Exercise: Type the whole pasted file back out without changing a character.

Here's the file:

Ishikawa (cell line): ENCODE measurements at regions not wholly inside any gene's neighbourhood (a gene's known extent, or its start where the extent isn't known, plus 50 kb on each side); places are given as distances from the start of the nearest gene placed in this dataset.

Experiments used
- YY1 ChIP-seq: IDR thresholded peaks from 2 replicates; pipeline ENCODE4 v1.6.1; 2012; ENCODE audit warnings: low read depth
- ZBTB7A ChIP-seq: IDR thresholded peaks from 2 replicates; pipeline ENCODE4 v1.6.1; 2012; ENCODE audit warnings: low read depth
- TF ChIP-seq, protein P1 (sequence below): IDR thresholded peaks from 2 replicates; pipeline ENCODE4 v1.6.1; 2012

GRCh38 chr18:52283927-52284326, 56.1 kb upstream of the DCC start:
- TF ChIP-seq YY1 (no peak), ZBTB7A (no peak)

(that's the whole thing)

Ishikawa (cell line): ENCODE measurements at regions not wholly inside any gene's neighbourhood (a gene's known extent, or its start where the extent isn't known, plus 50 kb on each side); places are given as distances from the start of the nearest gene placed in this dataset.

Experiments used
- YY1 ChIP-seq: IDR thresholded peaks from 2 replicates; pipeline ENCODE4 v1.6.1; 2012; ENCODE audit warnings: low read depth
- ZBTB7A ChIP-seq: IDR thresholded peaks from 2 replicates; pipeline ENCODE4 v1.6.1; 2012; ENCODE audit warnings: low read depth
- TF ChIP-seq, protein P1 (sequence below): IDR thresholded peaks from 2 replicates; pipeline ENCODE4 v1.6.1; 2012

GRCh38 chr18:52283927-52284326, 56.1 kb upstream of the DCC start:
- TF ChIP-seq YY1 (no peak), ZBTB7A (no peak)